Tuesday, September 30, 2014

A Canadian's first taste of the European festival season: Download Festival Review part 1

Part 1: Joining the Hoard

     When you approach graduation, everyone seems to be coming at you with the same question: "Well, what are your plans for the future?". For me, there was only one plan: Get to Europe, Experience metal festivals. I've been living my whole life seeing images and videos of these monstrous 20 000-150 000 person festivals and dreaming of the day I could surf that sea of people, join in on those football field sized circled pits, and spend 3 days partying with thousands of metal fans. So after 17 years of school and no job lined up for me, I decided to hop on a place and just go for it. With minimal preparation, almost no plan outside of a few festival tickets, I went to Europe for a month.

     I arrived in London and immediately hopped on a bus taking me up to Castle Donnignton, the small British city that hosts one of the finest Rock, Metal, and Hardcore festivals around: Download Festival. The lineup this year featured a fair amount of standard rock headliners, but hidden within the side stages are some of the best live bands on the planet. This was going to be my first time seeing Opeth, The Dillinger Escape Plan, Chevelle, Thy Art is Murder, and countless others. The main reason I chose Download: the return of one of the greatest, and possibly the most underrated, progressive metal bands of all time: Sikth. Sikth is one of my favorite bands, and the idea of being there to experience the first time they hit the stage in almost ten years, in their home country, got me excited enough to buy the ticket right then and there.

     I had already heard lots about Download festival and even watched a few live sets from past years, but nothing could have quite prepared me for the weekend ahead of me. I began to realize the scope of how huge this festival is while still many kilometers away from the festival grounds. While I'm quite used to the "metal crowd effect", when an area close to a venue will become flooded with metalheads, but never before had I seen this effect on a European festival scale. Witnessing nearly 60 000 metalheads marching to the festival grounds was an experience in itself. This is the equivalent of if half of the city of Guelph just all got up at once and marched into a randomly selected field. Everywhere you looked you saw people who were unmistakably geared up for a metal/hardcore festival. With a crate of beer behind them, a backpack large enough to travel the world, a funny hat, and their favorite metal tee, these people marched in hoards so large that vehicular traffic was at a complete standstill for miles in every direction.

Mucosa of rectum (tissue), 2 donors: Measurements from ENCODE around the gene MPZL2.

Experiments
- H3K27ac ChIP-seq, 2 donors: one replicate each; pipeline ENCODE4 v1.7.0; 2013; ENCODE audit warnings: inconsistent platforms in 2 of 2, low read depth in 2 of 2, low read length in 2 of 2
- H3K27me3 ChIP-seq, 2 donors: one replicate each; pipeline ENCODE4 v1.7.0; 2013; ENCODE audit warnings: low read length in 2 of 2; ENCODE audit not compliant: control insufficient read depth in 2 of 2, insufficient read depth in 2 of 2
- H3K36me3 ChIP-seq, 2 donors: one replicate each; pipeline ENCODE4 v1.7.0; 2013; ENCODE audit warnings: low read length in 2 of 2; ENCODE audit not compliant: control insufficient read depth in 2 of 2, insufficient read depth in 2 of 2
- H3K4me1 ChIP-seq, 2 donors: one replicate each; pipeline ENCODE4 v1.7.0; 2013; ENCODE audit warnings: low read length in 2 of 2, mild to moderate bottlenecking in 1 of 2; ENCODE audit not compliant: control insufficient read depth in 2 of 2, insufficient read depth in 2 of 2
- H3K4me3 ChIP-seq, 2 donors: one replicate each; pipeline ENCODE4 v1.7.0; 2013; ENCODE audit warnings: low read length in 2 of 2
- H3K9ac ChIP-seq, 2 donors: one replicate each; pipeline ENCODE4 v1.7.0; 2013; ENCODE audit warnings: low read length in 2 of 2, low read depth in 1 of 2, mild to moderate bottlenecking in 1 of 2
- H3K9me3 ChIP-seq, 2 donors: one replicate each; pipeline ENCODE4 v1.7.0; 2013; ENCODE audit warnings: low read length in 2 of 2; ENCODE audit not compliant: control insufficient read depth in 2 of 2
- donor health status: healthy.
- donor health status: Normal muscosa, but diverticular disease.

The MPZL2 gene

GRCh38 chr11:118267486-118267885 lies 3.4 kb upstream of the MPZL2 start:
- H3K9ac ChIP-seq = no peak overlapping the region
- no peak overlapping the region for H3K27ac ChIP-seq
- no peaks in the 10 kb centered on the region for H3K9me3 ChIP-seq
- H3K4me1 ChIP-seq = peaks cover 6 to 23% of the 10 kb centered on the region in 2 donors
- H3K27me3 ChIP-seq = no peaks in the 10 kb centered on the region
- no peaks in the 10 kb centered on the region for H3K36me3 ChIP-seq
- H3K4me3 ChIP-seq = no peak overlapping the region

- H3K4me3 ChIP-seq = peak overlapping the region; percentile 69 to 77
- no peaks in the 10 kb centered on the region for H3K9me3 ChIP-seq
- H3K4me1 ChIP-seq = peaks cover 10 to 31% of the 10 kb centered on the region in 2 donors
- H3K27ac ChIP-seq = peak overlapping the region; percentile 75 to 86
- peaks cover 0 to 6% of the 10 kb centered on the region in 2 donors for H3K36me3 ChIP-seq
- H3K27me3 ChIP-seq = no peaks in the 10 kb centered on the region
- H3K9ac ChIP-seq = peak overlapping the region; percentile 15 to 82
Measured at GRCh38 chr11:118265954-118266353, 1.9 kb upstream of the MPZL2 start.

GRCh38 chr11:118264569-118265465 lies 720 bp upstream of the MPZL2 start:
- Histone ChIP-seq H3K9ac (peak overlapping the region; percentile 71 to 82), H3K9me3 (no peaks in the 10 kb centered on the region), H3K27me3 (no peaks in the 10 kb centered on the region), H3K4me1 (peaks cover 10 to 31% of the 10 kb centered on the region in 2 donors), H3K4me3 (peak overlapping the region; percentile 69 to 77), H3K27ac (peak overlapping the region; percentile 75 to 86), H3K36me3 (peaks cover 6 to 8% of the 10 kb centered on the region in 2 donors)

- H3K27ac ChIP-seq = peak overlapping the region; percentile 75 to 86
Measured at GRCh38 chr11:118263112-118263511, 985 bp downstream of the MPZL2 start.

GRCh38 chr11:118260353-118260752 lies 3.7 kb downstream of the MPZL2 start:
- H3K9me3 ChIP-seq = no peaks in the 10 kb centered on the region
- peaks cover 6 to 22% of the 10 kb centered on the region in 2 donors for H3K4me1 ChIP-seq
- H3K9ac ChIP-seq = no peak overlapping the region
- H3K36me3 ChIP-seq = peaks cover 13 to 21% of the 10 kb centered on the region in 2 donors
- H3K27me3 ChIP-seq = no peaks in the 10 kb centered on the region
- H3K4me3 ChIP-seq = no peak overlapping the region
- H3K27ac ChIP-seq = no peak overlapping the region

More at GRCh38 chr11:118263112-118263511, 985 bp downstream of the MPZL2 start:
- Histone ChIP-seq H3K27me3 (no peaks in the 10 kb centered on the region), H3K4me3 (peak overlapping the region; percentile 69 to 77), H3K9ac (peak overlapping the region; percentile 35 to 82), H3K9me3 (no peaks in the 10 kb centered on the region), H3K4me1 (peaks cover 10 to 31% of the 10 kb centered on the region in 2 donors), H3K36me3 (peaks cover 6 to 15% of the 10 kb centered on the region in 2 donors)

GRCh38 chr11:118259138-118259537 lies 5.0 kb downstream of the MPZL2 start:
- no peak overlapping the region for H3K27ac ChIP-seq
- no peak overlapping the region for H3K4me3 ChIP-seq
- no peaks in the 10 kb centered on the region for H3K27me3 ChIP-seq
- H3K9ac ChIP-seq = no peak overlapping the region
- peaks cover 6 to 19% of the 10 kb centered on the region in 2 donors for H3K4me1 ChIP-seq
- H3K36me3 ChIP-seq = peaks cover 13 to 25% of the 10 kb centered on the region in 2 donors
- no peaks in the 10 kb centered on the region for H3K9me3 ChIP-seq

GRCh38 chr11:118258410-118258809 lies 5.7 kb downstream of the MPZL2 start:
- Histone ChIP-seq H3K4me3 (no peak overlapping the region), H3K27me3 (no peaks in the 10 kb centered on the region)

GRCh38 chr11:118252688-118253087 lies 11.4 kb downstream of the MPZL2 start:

I joined the hoard and struggled through carrying my 85L backpack, packed to the brim, for several miles but was eventually greeted by the wonderful sight of the entrance gate. Immediately when you enter the festival grounds you arrive in "The Village", which more closely resembles a giant Metal-As-Fuck carnival. You could buy anything you need to survive, decorate yourself, or intoxicate yourself. There were even movie screens, makeshift metal nightclubs, carnival rides, hookah bars and so much more. After arriving at the far side of the village I was struck by the wonderful sight of thousands upon thousands of tents. Literally tents as far as the eye could see. I wandered up and down the aisles for about twenty minutes until I eventually found a prime spot to camp out for the next 3 nights. 

     I set up my tent for the first time, threw my bag inside and rushed off the check out the main festival grounds, aka "The Arena". It didn't take me long to stop rushing as it becomes immediately apparent that there's a 20 minute hike between the campground and The Arena, even for VIP campground it was about 15 minutes. However, 20 minutes and two beers from a friendly stranger later, I passed through the gates into The Arena, and my festival experience had officially begun...

Next week I discuss what bands I saw,
who was awesome,
who was disappointing,
and how the Irish guy camped next to me never stopped drinking.

David, I'll see you on Friday.

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